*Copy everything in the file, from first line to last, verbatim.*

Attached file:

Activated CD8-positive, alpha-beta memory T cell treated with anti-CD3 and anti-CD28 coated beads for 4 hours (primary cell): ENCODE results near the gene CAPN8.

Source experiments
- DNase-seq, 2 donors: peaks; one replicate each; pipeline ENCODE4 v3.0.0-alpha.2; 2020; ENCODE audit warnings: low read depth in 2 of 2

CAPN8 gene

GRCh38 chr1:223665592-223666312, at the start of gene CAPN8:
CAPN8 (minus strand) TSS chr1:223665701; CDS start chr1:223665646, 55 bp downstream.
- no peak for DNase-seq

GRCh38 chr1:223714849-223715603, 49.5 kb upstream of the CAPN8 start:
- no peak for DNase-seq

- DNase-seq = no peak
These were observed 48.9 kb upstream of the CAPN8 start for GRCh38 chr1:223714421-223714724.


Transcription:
Activated CD8-positive, alpha-beta memory T cell treated with anti-CD3 and anti-CD28 coated beads for 4 hours (primary cell): ENCODE results near the gene CAPN8.

Source experiments
- DNase-seq, 2 donors: peaks; one replicate each; pipeline ENCODE4 v3.0.0-alpha.2; 2020; ENCODE audit warnings: low read depth in 2 of 2

CAPN8 gene

GRCh38 chr1:223665592-223666312, at the start of gene CAPN8:
CAPN8 (minus strand) TSS chr1:223665701; CDS start chr1:223665646, 55 bp downstream.
- no peak for DNase-seq

GRCh38 chr1:223714849-223715603, 49.5 kb upstream of the CAPN8 start:
- no peak for DNase-seq

- DNase-seq = no peak
These were observed 48.9 kb upstream of the CAPN8 start for GRCh38 chr1:223714421-223714724.